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"IBMers' core values of diversity, inclusiveness, and ethical business conduct."

Hollow laughter, WW2, Godwin's law, end of thread.

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Re: "IBMers' core values of diversity, inclusiveness, and ethical business conduct."

Perhaps, like Germany, they have learnt their lessons from the past, and wish not to make the same mistakes in the future?

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Anonymous Coward

Re: "IBMers' core values of diversity, inclusiveness, and ethical business conduct."

Not judging by their repeated treatment of staff, customers, and well... everyone.

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Pirate

A principle is not a principle until it has cost you money.

Until then, it is just an opinion, and everyone's got a bunch of those.

If you don't want to work on a project your employer puts you on, ask for a transfer. If they refuse, resign. It's not a complicated proposition.

GJC

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Re: A principle is not a principle until it has cost you money.

I agree. I am thinking of starting a petition saying that anyone who refuses to work on such a project be fired and replaced by someone who values working for a company this is willing to pay them.

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Merit doesn't care about "diversity and inclusiveness"

They are contradicting themselves. The assertion "I will hire on merit only" implies I wouldn't care about race and gender. But also implies I would not hire someone green over a blue one even if the blue one deserves it on merit, just because I hired already too many blue people, and my workforce is not enough "diverse".

Maybe I can asses there's an issue among greens, and promote education so they can have equal opportunities - but still judge everyone on merit only.

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Re: Merit doesn't care about "diversity and inclusiveness"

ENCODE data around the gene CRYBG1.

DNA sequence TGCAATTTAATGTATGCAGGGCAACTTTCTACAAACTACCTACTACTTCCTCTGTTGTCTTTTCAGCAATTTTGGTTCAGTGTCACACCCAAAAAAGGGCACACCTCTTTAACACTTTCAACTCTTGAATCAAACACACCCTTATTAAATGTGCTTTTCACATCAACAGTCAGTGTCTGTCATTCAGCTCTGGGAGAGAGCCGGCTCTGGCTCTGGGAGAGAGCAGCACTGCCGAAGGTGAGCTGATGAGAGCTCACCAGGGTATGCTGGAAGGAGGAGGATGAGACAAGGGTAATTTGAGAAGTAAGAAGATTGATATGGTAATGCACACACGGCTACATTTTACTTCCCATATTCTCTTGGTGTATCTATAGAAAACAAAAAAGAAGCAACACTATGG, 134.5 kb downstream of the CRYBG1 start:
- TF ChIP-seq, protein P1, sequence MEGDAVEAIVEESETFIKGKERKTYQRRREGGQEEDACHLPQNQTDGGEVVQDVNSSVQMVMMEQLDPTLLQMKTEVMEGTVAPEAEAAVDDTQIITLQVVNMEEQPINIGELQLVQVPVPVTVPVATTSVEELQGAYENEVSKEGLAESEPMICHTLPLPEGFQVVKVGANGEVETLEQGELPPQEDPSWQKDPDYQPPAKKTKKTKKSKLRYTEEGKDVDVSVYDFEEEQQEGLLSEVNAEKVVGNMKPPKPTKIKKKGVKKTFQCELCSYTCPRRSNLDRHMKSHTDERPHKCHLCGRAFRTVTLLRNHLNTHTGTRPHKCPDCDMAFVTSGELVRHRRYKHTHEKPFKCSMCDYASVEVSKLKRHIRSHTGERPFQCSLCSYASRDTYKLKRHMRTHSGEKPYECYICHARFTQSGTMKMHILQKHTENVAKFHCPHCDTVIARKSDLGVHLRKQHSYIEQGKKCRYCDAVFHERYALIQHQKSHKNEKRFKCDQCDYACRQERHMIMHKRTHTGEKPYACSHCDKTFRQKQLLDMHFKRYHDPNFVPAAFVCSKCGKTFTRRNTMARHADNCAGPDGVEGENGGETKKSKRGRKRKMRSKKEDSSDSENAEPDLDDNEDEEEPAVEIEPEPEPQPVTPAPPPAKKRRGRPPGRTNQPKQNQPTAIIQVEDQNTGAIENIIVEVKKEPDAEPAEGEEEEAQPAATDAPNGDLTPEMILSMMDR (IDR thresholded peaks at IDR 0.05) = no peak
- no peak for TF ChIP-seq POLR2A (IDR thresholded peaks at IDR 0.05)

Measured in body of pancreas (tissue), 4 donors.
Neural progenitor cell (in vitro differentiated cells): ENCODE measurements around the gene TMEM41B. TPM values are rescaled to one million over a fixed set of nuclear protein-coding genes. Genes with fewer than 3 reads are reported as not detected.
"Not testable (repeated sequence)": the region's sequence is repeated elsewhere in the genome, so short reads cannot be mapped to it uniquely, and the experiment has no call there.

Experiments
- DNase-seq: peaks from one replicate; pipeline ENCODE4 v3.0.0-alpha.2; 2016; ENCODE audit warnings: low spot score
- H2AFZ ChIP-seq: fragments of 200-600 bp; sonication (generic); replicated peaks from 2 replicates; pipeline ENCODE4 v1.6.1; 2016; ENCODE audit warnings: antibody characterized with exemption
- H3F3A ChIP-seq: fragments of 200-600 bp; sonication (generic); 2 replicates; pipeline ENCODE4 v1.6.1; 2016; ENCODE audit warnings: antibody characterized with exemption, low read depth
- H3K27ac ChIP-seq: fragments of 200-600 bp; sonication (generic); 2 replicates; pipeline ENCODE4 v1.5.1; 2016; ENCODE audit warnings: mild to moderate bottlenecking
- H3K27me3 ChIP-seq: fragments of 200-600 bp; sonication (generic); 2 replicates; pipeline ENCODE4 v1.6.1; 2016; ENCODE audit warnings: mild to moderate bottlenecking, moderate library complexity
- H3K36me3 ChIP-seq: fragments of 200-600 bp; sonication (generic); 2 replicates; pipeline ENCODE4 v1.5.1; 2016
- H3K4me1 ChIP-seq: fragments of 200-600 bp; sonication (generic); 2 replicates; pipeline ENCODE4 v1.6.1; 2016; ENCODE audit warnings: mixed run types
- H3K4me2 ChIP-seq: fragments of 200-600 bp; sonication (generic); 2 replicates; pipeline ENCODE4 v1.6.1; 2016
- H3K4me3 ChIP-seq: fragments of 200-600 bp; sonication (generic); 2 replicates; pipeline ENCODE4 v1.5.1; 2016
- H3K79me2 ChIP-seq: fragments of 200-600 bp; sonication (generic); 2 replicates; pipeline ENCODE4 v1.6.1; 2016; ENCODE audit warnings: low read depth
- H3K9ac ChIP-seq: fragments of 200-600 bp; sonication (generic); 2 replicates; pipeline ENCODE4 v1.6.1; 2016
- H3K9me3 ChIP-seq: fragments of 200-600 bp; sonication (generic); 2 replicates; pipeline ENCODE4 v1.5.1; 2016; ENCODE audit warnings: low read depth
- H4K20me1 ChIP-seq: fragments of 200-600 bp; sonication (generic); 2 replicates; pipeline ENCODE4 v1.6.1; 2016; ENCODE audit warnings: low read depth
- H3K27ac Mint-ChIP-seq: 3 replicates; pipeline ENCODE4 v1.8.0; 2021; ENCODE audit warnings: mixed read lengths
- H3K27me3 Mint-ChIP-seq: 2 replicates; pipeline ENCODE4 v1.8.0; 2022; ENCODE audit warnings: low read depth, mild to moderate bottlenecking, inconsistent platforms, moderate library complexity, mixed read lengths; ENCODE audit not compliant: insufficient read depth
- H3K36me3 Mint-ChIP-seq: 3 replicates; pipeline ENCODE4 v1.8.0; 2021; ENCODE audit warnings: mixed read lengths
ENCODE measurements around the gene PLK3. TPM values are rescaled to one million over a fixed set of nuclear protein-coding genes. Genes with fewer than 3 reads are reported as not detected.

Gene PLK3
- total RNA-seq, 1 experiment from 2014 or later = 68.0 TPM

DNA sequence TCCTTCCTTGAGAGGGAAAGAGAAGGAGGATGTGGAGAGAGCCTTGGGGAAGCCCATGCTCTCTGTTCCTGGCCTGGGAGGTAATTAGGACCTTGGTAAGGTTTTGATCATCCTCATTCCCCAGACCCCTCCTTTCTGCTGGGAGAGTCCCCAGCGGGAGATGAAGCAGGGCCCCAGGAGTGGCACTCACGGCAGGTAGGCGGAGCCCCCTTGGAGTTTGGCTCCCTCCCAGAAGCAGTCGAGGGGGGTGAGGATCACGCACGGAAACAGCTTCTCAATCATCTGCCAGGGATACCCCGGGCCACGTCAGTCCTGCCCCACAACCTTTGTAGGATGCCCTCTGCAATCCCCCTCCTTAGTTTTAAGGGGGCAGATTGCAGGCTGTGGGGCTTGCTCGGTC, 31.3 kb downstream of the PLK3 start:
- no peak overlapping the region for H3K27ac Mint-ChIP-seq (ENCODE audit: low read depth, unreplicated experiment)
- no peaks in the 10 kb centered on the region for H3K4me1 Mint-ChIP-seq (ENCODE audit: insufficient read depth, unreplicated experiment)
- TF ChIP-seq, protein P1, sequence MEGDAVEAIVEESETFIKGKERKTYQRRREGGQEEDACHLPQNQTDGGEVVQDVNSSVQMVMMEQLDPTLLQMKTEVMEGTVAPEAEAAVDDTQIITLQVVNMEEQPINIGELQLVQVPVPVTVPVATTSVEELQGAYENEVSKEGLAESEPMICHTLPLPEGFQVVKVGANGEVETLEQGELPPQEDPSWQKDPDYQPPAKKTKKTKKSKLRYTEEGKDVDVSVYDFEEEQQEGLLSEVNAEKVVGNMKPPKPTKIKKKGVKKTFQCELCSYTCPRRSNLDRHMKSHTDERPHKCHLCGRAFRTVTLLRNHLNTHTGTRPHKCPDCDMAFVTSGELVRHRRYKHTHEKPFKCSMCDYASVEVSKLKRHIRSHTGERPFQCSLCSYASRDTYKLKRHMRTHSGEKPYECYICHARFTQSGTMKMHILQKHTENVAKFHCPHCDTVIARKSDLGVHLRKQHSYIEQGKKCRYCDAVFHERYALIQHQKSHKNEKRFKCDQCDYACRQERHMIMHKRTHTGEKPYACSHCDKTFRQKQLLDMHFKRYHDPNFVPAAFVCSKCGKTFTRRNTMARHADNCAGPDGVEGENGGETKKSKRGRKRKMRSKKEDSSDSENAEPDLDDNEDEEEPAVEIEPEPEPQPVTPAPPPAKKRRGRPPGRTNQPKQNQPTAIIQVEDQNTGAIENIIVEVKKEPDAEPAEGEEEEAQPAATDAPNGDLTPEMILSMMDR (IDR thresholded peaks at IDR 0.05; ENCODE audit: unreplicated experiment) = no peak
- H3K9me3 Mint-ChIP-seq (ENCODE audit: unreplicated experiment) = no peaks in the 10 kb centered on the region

Currently we have the opposite problem, though -- it's been repeatedly shown that interviewers will pass up black candidates in favor of white ones, women in favor of men, etc. in spite of identical qualifications. The status quo is not hiring "on merit", it's hiring based on the unspoken assumption that a white man should get bonus points in the decision-making process. I would welcome *actual* merit-based decisions.

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Anonymous Coward

Re: Merit doesn't care about "diversity and inclusiveness"

Actually, no, you don't have the "opposite problem". You just think you do because that is what "they" have been telling you.

Any business owner or manager wants to hire the best person for the job, regardless of sex or color of skin. They want to hire the best for the money because that is what makes THEM the most money. In the end it is the money, the maximizing of their bonuses or stockholder value, that they care about.

As for biases being "repeatedly shown" -- what has been shown is that interviewers give "bonus points" to people most like themselves, so black interviewers will give bonus points to black candidates, women interviewers will give bonus points to women candidates, etc. Interviews aren't so much about qualifications, they are about how well you will fit with the team. By the time you get to the interview stage qualification checks are usually a done deal, and in any technical job the interviewer usually isn't qualified to judge those qualifications anyway. That is why when you interview you find out ahead of time as much as you can about the company, dress codes, etc. and dress and act accordingly - because if you can be more "like them" then you will get those bonus points regardless of sex or color.